South Canterbury Finance (SCF) wrongly claimed it had access to $150 million in loans at a time when the finance industry was in crisis, the High Court in Timaru was told yesterday.
Independent expert Grant Graham, of investment firm Korda Mentha, said SCF's directors misled investors by claiming in a prospectus they had the backing of a major bank when they did not.
He was giving evidence for the Crown against former SCF directors Edward Sullivan and Robert White and former chief executive Lachie McLeod, who are facing a combined 18 fraud charges.
Graham said that in 2008 the company claimed it had a loan facility of $150 million from the Bank of New Zealand, which would have reassured investors when other institutions were on the verge of collapsing due to the global financial crisis.
However, $50 million of the facility had expired and the remaining $100 million was not available to SCF, Graham said.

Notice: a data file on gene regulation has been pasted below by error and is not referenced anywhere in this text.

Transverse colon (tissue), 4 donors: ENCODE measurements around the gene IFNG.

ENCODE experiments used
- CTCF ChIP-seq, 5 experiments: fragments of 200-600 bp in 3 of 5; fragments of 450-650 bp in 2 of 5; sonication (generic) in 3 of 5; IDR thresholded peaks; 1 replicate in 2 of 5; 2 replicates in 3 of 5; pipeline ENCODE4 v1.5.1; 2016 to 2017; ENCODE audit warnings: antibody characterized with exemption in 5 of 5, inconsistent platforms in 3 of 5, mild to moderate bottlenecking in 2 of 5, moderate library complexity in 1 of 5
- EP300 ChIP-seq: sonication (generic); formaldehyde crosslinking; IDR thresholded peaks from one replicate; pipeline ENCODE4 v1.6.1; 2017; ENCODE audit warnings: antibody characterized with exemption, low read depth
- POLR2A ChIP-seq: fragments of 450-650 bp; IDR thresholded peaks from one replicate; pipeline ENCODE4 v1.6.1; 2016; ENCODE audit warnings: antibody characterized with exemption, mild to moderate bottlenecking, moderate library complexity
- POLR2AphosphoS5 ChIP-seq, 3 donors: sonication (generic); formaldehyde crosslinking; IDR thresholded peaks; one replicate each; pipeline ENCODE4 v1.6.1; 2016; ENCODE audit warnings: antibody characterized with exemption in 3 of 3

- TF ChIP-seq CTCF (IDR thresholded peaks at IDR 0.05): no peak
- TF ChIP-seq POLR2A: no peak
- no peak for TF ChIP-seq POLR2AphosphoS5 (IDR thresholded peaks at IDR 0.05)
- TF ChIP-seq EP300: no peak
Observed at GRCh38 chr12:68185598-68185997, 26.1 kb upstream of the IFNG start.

He said many of the problematic loans were authorised by SCF chairman the late Alan Hubbard, and that there was a lack of realistic strategies and proper records for repaying loans.
Yesterday afternoon Graham was cross-examined by Sullivan's counsel, Marc Corlett, with much of the proceedings being centred around the International Accounting Standards and Statements of Standard Accounting Practice.
He was also questioned on why he had altered his initial statement regarding related-party lending, to later include trustees, regulators, BNZ and the retail deposit guarantee scheme.
Graham simply stated, "I should have written it in my first brief".
He will continue to be cross-examined when the trial continues today.
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